Task management and time management are complex subjects, made exponentially more complex by self-assured gurus who are happy to teach you their intricate process for efficiency. In my humble opinion, most these gurus are wrong, not because their processes do not work, but rather because they miss A) what is truly important and B) the complexity of their process often causes people to quit the system.
It is not surprising that many people ignore formal methods, confidently tapping their noggins while proclaiming that they have it all up there. After my seven years of personal focus, learning, and experimentation with task/time management and task management software, I have no doubt whatsoever that any written task system is better than “it is all in my brain and it’s a steel trap” method. People that keep everything in their head add greatly to their subconscious stress, even if they rarely drop the ball on a task.
The crux of the matter is that time is our scarcest and most precious resource. Use time well and you can accomplish great things while living a life of true quality. Waste your time and years will fly by while you spin your wheels, stuck in a rut. Therefore, optimizing where you invest your time is critical and like most things, quality and direction are more important than quantity and speed. This is the distinction between effectiveness and efficiency. Most gurus worry too much about the latter.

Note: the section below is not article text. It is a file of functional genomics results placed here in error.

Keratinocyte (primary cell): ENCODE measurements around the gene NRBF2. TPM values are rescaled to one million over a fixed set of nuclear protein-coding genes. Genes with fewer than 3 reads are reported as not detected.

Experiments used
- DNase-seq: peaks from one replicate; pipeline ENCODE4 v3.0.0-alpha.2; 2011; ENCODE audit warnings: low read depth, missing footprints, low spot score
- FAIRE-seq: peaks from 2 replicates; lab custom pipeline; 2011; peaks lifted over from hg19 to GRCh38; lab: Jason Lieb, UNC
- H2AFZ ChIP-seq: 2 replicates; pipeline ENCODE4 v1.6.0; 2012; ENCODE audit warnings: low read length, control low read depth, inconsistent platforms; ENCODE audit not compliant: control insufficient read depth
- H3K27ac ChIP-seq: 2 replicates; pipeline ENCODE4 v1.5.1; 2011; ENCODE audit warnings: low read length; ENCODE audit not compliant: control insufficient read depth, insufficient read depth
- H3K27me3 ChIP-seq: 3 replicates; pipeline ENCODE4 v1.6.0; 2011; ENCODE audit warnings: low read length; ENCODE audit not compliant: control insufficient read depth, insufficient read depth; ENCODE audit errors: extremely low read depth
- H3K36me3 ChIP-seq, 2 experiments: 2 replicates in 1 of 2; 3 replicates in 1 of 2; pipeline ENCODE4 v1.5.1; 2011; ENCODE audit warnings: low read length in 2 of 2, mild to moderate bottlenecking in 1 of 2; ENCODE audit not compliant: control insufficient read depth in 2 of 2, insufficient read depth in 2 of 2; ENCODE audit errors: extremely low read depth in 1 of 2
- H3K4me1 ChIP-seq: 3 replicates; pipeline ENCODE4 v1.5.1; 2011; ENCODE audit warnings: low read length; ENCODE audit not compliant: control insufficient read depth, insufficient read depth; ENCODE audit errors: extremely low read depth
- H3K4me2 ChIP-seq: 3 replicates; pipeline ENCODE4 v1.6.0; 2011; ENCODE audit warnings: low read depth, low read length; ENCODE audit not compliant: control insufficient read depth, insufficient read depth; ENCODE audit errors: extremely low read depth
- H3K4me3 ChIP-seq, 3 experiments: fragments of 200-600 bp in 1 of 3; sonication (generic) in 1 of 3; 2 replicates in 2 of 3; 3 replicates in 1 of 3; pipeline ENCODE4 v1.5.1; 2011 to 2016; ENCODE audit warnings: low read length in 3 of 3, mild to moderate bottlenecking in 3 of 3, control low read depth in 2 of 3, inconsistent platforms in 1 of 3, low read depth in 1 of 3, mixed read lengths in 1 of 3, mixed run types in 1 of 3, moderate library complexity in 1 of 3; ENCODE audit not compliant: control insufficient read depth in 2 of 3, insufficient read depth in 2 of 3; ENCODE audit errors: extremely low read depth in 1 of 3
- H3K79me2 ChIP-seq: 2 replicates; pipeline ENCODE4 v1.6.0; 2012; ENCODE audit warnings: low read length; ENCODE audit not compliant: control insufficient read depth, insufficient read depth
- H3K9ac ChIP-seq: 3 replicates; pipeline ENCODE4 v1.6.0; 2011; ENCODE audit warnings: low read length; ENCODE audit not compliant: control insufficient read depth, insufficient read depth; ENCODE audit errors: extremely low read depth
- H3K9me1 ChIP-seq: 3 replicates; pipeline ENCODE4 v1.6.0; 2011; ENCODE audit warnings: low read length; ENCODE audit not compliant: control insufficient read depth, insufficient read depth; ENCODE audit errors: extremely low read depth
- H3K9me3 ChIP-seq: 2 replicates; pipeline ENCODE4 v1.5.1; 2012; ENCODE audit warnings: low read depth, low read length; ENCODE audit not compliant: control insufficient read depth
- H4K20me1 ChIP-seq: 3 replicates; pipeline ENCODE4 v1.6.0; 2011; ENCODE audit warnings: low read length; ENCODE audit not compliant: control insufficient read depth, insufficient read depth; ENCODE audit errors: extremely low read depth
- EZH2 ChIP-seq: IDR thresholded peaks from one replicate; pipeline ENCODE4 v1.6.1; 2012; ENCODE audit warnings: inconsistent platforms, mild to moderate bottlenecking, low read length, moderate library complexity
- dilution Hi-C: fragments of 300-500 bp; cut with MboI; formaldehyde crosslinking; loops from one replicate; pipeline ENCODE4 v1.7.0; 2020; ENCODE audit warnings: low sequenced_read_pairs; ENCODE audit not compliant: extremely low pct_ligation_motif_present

I believe you should have two parallel systems — one for strategic “advance my life in substantial ways” tasks and another all your other tactical “keep all the balls in the air” tasks — and the two should not mix. The truth is you will never get it all done and hard decisions must be made. Favor strategic advancement whenever possible.
One definition of genius is making complex activities as simple as they can possibly be. If you one of the noggin-only people finally deciding to do things better, I recommend implementing only the first “strategic” tasks system now. It is the simpler one and is far more important for progress. I call it BigRock Task Management, inspired by Stephen Covey’s vivid example (click for the video) from the 90s.
Do these 5 steps daily, and you will change your destiny in just a few years:
1) Every evening after dinner before you turn on the T.V. or open a book to relax, take a fresh index card and write tomorrow’s date at the top. Then, label three categories on the left margin: Work) Family/Personal) and Improve).
2) On the card, write the most important item — item numero uno! — the item that you know is important but its been hard to do, or to get started on — the item that will result in a “first down” in the football game of life, for each of the three categories. If your item is too time-consuming for one burst, like writing your first novel, break it into a manageable amount for one hour of time — like write 12 pages of my novel.
3) The next morning, pull your index card out and read it over with your first cup of coffee. Pick one of the three BigRocks and do it first, without checking email, without checking the news, without checking your voice mail. When done with the item, check it off, turn the card over, and jot down a few words about what you did, noting what you will do next on this same project while it is still fresh on your mind.
4) Now, manage the rest of your day such that you accomplish one more of the big items on your card before lunch, and one more in the afternoon, so that the other two BigRocks are completed before dinner. I personally like setting aside two time slots as appointments on my calendar for BigRocks, so that I have planned times to work on them.